Easier said than done...

Wednesday, January 26, 2011

This Is The Pits

What an asshole - a totally unadulterated asshole.

Dennis Kucinich (democrap, of course, from Ohio) is suing one of Congress' cafeterias for providing "dangerous" sandwiches.
In 2008, the Ohio Democrat purchased a sandwich wrap filled with olives at the cafeteria inside the Longworth Office Building. After biting into the wrap, he cracked a tooth, according to the legal complaint

... the sandwich wrap (allegedly) was "unwholesome and unfit for human consumption, in that it was represented to contain pitted olives, yet unknown to plaintiff contained an unpitted olive or olives which plaintiff did not reasonably expect to be present in the food prepared for him, and could not visually detect prior to consumption."

As a result, Kucinich received "serious and permanent dental and oral injuries requiring multiple surgical and dental procedures, and has sustained other damages as well, including significant pain, suffering and loss of enjoyment."

No word yet on what sort of enjoyment was lost.
The asshole chipped a tooth (if he even did that much damage) and, like a true democrap, immediately went crying to his lawyer. "It's not my fault. Let's sue someone."

Granted, the cafeteria should step up and pay his dentist bill. But to claim "serious and permanent" injuries, along with "loss of enjoyment," is ludicrous.

Of course, the dems are in bed with trial lawyers, so this should come as no surprise. It is, however, a perfect example of why republicans want to see tort reform included in healthcare reform, and why the dems are opposed to it.

UPDATE: As JammieWearingFool points out, Kucinich has that gold-plated health and dental coverage that congresscritters get, but that is denied to the rest of us. So the asshole doesn't even have any out of pocket expenses. Yet he still files suit.

Asshole, thy name is Kucinich...

Evil Attack Squirrel Of Death

I used to ride motorcycles, but nothing like the following ever happened to me. The worst encounter I had with wildlife was when a yellow-jacket flew down my shirt while I was doing 70 MPH on IH 35. That pales in comparison to what this guy went through.  

If you can read the story without laughing out loud multiple times, well, you just don't have a sense of humor.

Tuesday, January 25, 2011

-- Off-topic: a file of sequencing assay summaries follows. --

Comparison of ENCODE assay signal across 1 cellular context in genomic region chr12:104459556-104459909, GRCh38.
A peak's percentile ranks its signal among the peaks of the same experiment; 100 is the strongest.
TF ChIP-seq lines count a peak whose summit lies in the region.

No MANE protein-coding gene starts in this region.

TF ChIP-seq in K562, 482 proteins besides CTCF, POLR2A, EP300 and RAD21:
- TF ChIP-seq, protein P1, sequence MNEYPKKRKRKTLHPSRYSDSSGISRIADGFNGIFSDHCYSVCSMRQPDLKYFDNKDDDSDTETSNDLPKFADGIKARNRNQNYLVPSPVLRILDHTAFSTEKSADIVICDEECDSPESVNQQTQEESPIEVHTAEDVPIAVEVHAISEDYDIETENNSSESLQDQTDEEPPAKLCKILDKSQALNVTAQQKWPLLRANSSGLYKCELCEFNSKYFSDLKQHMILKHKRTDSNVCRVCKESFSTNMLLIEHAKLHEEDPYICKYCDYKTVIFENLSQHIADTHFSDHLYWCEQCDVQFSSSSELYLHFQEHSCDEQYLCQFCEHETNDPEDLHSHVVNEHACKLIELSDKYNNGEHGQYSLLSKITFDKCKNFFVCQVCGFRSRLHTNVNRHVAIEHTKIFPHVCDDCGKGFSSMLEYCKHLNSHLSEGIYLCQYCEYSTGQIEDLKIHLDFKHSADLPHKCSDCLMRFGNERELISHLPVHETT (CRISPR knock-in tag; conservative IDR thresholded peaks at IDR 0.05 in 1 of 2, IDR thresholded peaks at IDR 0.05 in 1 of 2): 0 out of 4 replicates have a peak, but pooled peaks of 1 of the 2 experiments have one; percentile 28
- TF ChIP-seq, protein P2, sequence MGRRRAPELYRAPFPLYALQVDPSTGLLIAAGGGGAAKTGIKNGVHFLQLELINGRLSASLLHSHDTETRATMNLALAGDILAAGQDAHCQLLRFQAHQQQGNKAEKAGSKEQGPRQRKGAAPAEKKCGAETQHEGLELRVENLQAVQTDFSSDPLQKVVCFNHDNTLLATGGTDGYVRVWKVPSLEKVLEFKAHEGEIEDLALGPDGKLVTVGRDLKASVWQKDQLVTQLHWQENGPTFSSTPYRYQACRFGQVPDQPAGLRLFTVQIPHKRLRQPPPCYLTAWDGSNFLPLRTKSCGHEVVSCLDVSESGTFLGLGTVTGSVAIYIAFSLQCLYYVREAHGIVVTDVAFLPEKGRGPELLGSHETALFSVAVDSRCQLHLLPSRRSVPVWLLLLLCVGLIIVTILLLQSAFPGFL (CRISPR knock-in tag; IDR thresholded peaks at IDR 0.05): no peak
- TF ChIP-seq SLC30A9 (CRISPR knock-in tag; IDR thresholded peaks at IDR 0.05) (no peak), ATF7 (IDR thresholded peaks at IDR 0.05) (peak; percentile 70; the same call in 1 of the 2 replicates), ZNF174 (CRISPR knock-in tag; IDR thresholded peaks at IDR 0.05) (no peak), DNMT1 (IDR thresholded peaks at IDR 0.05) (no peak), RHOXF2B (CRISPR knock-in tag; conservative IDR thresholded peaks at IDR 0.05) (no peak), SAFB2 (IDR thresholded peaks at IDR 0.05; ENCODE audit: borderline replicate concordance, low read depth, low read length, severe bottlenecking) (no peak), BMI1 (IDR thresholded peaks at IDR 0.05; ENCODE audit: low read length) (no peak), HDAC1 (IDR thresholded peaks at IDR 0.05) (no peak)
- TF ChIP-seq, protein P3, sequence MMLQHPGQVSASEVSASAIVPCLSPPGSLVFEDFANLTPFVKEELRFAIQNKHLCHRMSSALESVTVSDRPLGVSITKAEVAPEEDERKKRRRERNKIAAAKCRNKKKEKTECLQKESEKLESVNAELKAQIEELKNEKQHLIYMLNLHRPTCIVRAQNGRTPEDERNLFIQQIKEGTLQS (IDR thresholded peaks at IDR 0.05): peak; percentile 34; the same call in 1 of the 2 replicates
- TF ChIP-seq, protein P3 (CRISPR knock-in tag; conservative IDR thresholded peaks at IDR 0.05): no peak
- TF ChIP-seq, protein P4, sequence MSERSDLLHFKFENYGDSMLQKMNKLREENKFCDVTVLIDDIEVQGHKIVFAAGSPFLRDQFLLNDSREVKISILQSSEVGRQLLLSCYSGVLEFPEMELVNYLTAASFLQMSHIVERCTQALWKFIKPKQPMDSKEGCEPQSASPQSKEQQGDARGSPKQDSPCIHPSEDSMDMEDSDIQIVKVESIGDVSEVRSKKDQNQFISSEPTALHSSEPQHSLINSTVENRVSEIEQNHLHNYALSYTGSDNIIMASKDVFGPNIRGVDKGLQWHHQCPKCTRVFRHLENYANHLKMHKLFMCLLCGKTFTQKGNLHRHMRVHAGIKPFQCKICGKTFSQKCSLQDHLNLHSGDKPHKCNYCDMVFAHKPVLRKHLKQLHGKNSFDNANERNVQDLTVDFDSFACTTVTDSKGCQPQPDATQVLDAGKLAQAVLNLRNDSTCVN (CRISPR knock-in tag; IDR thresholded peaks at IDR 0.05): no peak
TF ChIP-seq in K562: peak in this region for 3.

Preemptive Strike

Preliminary reports hint that obama will focus on job creation in tonight's SOTU address. He'll also propose 'investments' (read: more government spending) in certain areas. A brief look back reveals that more government spending doesn't create jobs - it eliminates them.
... if there is one thing we know with an empirical certainty, it is that increasing federal spending will not, on balance, create more jobs. Of course, whenever the government spends money someone is employed, or, at least, gets to cash a check. This is what Obama had in mind when he said--in a moment of supreme cluelessness--"spending equals stimulus." What Obama apparently does not understand is that government spending consumes resources, often inefficiently, that could better be used elsewhere. Whenever the government wastes resources, the country grows poorer and job growth is suppressed. This, in crude terms, is why the ballooning public expenditures of recent years have not caused a boom in the job market. (Text and chart from Power Line.)

As for specific 'investments', consider how well some of the governments most recent programs have worked. (from Doug Ross)
The "Cash-for-Clunkers" program cost taxpayers between $20,000 and $45,000 per vehicle purchased.

The "Stimulus" program, which cost $787 billion and was rammed through Congress using the premise that, without it, unemployment would not pass 8%, has resulted in persistent 10% unemployment and 17% "under-employment" (U-6). And the tab will be paid for by your children and grandchildren.

The $60 billion bailout of GM and Chrysler -- abrogating bankruptcy law with payoffs to various union bosses -- is an utter and complete failure. The businesses are unsustainable without a massive restructuring, including dramatically retooling union contracts.

"Green jobs" in the form of weatherization programs that have been utter, cash-burning frauds and failures. A series of spot-check audits of the $5 billion program indicates that fraud is rampant -- easily 20% can be chalked up to phantom services, blatant overspending on simple items, and unverifiable expenses. But not to worry -- it's only a billion dollars of wasted money, a pittance for this administration.

The bailout of AIG, orchestrated by the then-head of the Federal Reserve Bank of New York (FRBNY) Timothy F. Geithner, "wasted billions" of taxpayer money according to the inspector generator of the TARP program. The initial $85 billion rescue failed, forcing the Fed to pay above-market for the swaps it acquired. The result? "There is no question that the effect of the FRBNY's decision - indeed, the very design of the federal assistance to AIG - was that tens of billions of dollars of government money was funneled inexorably and directly to AIG's counterparties," according to the inspector general. In fact, the terms of the plan were so flawed that the Treasury Department had to dole out an additional $40 billion to AIG just weeks later. For his part in the debacle, FRBNY chairman Geithner was rewarded with a Secretary of the Treasury role by President Obama.
If the past is any indication, when obama starts babbling about 'investments' and other government programs, hide your wallet...